Haiku Catchoo!

We blog for a million different reasons, but in the end, we’re all storytellers. Creative Writing Challenges are here to…

We blog for a million different reasons, but in the end, we’re all storytellers. Creative Writing Challenges are here to help you push your writing boundaries and explore new ideas, subjects, and writing styles.

To participate, tag your post with DPchallenge and include a link to this post, to generate a pingback and help others find the challenges. Please make sure your post has been specifically written in response to this challenge — we might just feature your entry on Freshly Pressed on Friday.

Ditching Ruts

Variety in writing projects keeps things fresh and interesting. Part of staying motivated to write involves branching out and trying new forms. Many of our past weekly writing challenges have focused on prose. In this week’s creative writing challenge, we’ll step toward verse to try our hand at writing haikus. Haikus are a great way to warm up to your writing projects. The short form, combined with simple line and syllable constraints, helps you to work your mind in a new way, as you embrace brevity in a bid to create vivid imagery.

HAIKU! (Gesundheit!)

Before we get to the challenge, we’ll take a brief detour back to fifth grade for a haiku review. A traditional haiku has 17 syllables or “sound units” known as morae. The syllables are broken into three lines, where the first line has five syllables, the second line has seven syllables, and the final line has five syllables (5/7/5).

Here’s a sample poem from haiku master Matsuo Bashō (1644 – 1694):

An old silent pond…

A frog jumps into the pond,

splash! Silence again.

Here’s another sample, this time from @TheShowJoe, a Twitter account that publishes a modern haiku almost every day:

Sunset through rainy,

Gray, overcast sky has the

Tone of old photos.

Consider the imagery packed into 13 and 12 words in each respective poem: your imagination conjures the tranquil pond and hears the sound of the splash as ripples diminish into silence. As you read the second poem, you envision sepia-soaked clouds and perhaps even the fixed gaze and stiff carriage of the subject of an old portrait.

Your challenge, should you choose to accept it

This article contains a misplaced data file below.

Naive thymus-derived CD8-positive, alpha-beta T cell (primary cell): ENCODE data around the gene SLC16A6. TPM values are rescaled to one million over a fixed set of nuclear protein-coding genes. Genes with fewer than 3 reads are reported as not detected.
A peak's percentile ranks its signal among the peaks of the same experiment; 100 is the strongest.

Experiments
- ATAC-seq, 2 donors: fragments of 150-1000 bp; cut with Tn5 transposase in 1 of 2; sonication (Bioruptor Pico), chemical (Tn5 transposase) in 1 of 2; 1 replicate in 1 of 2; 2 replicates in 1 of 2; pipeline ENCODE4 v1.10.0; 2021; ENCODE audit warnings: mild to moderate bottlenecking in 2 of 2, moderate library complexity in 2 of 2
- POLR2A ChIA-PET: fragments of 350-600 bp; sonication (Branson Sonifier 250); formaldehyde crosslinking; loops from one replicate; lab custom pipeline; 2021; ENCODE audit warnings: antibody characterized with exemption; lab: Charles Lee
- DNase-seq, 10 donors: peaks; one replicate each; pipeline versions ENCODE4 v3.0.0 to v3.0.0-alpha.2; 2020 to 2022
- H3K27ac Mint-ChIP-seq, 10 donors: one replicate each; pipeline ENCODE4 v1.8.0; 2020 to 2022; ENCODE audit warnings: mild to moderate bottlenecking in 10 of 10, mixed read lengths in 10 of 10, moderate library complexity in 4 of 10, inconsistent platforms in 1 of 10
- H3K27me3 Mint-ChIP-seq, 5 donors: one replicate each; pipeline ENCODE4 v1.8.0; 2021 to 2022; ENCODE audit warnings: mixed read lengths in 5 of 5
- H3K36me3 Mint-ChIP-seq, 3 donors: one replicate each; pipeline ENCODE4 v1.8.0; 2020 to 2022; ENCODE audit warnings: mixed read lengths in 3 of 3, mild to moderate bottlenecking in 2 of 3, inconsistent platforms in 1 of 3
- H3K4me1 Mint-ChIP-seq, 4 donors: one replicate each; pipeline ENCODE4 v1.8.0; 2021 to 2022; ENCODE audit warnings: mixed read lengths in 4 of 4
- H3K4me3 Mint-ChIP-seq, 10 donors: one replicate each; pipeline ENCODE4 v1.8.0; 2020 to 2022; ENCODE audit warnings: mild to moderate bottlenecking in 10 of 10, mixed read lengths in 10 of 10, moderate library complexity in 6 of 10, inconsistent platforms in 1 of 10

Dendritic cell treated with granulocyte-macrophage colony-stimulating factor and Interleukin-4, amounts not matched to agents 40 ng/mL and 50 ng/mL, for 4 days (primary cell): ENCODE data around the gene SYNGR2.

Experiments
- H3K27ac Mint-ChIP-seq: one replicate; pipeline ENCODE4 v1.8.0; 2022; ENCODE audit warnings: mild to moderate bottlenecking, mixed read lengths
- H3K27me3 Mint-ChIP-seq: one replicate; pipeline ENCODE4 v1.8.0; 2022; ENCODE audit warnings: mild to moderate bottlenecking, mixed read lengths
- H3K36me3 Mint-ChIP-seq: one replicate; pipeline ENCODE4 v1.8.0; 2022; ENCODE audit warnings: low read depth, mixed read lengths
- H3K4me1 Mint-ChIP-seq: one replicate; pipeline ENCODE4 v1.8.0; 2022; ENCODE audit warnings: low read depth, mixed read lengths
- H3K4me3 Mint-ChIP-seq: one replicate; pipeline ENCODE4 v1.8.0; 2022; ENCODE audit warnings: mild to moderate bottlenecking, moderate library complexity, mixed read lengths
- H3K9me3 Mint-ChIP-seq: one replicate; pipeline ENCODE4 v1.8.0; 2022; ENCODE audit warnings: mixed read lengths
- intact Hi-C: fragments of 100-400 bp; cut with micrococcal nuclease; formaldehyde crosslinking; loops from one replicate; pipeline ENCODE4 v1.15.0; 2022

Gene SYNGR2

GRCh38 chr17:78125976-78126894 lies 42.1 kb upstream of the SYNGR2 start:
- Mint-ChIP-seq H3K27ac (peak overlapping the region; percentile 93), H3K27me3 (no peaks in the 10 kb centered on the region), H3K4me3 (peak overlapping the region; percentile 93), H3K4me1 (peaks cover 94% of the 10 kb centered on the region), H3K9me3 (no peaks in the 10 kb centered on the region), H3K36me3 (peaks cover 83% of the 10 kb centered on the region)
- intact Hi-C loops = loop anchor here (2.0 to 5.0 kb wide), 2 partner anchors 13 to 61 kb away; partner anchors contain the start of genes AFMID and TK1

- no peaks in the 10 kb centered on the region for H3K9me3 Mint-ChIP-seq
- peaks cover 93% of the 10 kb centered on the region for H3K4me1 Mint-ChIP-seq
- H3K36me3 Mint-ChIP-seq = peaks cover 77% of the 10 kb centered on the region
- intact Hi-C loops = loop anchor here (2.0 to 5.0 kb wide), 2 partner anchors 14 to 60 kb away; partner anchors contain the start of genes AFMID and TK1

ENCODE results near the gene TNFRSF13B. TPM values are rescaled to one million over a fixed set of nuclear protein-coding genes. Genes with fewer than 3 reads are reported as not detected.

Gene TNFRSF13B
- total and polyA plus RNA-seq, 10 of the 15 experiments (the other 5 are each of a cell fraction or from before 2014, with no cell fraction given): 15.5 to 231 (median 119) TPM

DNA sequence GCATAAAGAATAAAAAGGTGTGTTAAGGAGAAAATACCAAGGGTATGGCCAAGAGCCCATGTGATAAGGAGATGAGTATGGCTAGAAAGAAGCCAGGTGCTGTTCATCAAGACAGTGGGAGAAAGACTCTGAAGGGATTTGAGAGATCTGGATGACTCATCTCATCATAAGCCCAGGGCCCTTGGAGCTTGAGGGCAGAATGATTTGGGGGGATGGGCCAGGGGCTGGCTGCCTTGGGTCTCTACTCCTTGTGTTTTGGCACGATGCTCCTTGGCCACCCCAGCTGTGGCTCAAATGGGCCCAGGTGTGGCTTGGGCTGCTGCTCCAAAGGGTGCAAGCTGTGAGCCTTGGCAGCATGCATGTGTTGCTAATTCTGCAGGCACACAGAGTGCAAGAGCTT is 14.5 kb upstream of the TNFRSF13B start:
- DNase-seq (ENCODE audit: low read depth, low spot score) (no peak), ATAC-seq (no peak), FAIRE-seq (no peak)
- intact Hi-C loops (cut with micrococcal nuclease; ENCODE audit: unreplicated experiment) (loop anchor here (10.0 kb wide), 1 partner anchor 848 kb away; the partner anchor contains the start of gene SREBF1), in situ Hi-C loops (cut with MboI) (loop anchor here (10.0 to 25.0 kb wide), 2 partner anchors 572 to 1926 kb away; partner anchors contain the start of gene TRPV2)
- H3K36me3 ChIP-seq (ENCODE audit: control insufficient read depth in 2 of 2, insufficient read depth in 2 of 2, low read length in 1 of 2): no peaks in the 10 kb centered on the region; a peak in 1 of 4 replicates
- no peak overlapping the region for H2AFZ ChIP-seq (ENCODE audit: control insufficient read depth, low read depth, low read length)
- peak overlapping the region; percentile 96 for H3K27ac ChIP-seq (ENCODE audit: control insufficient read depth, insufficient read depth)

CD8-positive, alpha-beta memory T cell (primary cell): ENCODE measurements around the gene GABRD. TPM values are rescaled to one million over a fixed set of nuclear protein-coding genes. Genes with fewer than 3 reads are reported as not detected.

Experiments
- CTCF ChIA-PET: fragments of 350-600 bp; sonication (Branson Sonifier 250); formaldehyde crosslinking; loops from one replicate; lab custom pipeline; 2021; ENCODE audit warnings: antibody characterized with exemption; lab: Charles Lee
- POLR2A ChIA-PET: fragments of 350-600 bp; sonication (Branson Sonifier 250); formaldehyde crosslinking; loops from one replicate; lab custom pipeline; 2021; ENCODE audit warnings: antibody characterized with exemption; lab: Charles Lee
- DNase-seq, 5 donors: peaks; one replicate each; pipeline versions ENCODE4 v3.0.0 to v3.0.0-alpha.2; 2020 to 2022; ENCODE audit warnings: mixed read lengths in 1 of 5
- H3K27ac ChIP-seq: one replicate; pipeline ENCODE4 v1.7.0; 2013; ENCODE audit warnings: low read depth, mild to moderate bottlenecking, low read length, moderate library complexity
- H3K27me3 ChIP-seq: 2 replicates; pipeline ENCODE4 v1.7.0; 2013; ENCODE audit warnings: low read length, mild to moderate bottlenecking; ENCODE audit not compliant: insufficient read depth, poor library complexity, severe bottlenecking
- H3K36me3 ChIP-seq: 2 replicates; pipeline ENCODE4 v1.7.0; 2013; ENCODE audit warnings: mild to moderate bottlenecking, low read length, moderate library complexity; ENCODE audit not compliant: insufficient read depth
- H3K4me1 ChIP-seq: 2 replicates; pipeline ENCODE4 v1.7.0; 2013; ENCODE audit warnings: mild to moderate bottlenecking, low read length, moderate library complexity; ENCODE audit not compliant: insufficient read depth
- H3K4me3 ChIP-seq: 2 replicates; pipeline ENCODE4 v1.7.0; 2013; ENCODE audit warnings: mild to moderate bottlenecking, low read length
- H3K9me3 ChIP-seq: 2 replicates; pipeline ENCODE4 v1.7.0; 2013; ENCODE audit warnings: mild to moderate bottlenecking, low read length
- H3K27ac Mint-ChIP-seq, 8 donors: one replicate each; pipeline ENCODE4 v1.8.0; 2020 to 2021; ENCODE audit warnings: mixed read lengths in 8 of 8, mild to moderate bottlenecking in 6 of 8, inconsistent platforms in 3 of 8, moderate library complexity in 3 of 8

In the words of Ray Bradbury, “Just write every day of your life…”. Your mission is to write five haikus — one for each of the five days leading up to this Friday when we will choose some entries and feature them on Freshly Pressed.

Of course, you can modify this challenge to suit your needs — you can write two haikus one day and three the next, or five all in one day, or one haiku every day from today through Friday — the choice is entirely up to you. If haikus don’t inspire you, you’re welcome to write a paragraph of prose instead. As always, the challenges are meant to be malleable so that they suit your needs.

While traditional haikus tend to focus on things found in nature — anything goes for this haiku challenge. You can write haikus about your dog, your house, your cat, your great aunt Tilly — anything that captures your muse. The object is to try a new form and put some variety into your writing projects. Looking forward to reading your writing!

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  1. I’m new here, but excited to participate. Since I already have published haiku, I upped the challenge ante for myself by writing all five haiku in one haibun where the prose was all in written-letter form. I have never tried to write prose in written-letter form at all, much less paired with poetry, and I found it very challenging. The idea for combining those was partly inspired by the weekly haibun challenge picture prompt provided by Suzanne and YePirate. All links are on my post: Cheers, Brenda


    1. Hi @Nilanjanacg — write at least one haiku in a new post on your blog, tag it DPChallenge, and put a link back to this article so that we can find your piece.


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